Mary: But it is, when we look back on it. I think that’s something for us to realize.
Bob: Grandparents are the guardians of the family history as well. I remember, before my mom died, my daughter sat down with the video camera and with my mom. We still have Grandma sharing the stories of what it was like when she was a little girl and what it was like with her grandparents. That’s one of those treasures that a family is delighted to have. It may be somebody that you’ve had a brush of greatness with, but it may just be sharing stories about when you were growing up.
Dennis: Or it may be the celebration of something like we had with my mom’s parents, who were married for 50 years. I’ve still got the cake topper from that celebration from their 50th Golden Anniversary.
Bob: You’re going to pull that out here, in a couple of years, and put it on the top of your cake?
Mary: Yes; sure.
Dennis: Yes. I hadn’t thought about doing that.
Nancy: That’s neat.
Dennis: But the point is: “Capture it on film.” It is interesting how images can be burned into a child’s mind and the values that surround that image be imbedded. I just remember deeply admiring and appreciating my grandparents for making it 50 years—and that was back when divorce was not much of an option and there wasn’t much divorce back then—but it still made a big impression upon me.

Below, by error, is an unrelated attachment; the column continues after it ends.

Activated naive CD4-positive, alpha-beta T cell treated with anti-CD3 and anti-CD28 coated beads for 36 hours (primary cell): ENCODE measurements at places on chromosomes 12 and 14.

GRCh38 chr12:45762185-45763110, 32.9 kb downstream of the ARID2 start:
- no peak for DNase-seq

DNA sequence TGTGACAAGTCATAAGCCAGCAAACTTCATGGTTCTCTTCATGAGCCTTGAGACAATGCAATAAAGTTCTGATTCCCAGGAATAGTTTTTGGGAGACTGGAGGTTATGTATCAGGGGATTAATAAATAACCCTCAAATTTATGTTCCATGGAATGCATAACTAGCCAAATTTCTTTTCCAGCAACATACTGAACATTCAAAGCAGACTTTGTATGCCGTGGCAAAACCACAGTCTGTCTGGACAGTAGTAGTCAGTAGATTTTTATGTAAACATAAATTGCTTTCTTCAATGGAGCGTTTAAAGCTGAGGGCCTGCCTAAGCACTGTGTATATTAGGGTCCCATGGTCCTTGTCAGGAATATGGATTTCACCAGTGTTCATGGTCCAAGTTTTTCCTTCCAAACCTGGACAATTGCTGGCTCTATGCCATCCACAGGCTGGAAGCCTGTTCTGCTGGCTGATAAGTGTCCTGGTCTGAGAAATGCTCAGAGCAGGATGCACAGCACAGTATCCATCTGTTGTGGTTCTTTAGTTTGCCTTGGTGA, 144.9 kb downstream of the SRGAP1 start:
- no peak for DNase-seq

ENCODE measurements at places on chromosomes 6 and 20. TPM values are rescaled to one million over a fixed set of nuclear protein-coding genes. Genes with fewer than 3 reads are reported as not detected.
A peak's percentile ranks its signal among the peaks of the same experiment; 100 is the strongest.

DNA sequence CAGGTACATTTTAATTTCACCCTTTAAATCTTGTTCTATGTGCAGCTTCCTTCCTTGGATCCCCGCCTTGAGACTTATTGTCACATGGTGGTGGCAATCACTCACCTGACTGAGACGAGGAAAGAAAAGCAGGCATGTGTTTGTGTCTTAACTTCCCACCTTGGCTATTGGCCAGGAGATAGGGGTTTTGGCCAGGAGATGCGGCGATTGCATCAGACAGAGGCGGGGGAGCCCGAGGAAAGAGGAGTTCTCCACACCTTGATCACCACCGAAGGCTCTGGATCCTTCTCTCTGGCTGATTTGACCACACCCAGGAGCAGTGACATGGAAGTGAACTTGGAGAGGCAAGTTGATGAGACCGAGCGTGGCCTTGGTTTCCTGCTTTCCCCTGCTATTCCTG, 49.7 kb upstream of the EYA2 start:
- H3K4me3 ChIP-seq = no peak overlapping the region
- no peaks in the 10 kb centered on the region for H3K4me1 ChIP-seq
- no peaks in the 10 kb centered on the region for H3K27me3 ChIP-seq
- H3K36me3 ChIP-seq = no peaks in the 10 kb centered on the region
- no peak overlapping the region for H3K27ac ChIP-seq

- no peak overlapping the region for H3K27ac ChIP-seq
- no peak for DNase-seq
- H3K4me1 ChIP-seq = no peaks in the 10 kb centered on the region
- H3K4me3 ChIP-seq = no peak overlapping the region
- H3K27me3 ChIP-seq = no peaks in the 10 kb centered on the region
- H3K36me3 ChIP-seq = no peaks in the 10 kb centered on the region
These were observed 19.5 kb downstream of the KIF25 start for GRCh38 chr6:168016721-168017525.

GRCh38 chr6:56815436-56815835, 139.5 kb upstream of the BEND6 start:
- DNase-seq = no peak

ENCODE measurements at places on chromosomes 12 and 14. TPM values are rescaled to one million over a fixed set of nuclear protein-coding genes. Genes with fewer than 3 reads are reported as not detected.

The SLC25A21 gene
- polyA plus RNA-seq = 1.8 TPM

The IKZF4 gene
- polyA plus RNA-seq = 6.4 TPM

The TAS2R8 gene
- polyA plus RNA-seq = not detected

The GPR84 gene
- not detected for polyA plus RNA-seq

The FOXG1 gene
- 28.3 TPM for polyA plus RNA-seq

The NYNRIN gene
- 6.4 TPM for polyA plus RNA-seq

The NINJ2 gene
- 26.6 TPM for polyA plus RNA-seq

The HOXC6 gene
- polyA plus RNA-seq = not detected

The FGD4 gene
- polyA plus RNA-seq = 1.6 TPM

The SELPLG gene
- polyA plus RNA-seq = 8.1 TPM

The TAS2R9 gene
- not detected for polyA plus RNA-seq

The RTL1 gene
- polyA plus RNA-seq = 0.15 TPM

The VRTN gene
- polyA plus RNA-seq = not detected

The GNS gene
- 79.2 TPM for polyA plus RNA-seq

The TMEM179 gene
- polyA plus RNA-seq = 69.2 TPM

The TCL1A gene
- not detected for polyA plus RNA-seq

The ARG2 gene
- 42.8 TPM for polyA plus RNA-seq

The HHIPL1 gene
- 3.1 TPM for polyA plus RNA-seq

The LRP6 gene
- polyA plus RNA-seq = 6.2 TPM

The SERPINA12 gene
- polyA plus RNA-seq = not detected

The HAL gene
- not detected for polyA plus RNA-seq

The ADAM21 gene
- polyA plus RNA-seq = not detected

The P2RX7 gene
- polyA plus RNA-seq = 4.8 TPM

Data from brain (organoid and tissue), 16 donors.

Bob: We are down to our final idea—you ready? This is the Number 1 Idea for grandparents.[Fanfare] And it’s all yours, Nancy.
Nancy: Okay; well, I’m headed for surgery in a couple of weeks. This means I am not going to be able to do a lot of activities with my grandson, and this hurts my heart. He’s already discussed this with me, even though he’s just four; but we’re going to make a coupon book. That coupon book is going to be for things that he can ask me to do when I have recovered from my surgery—like go to the park or go get yogurt—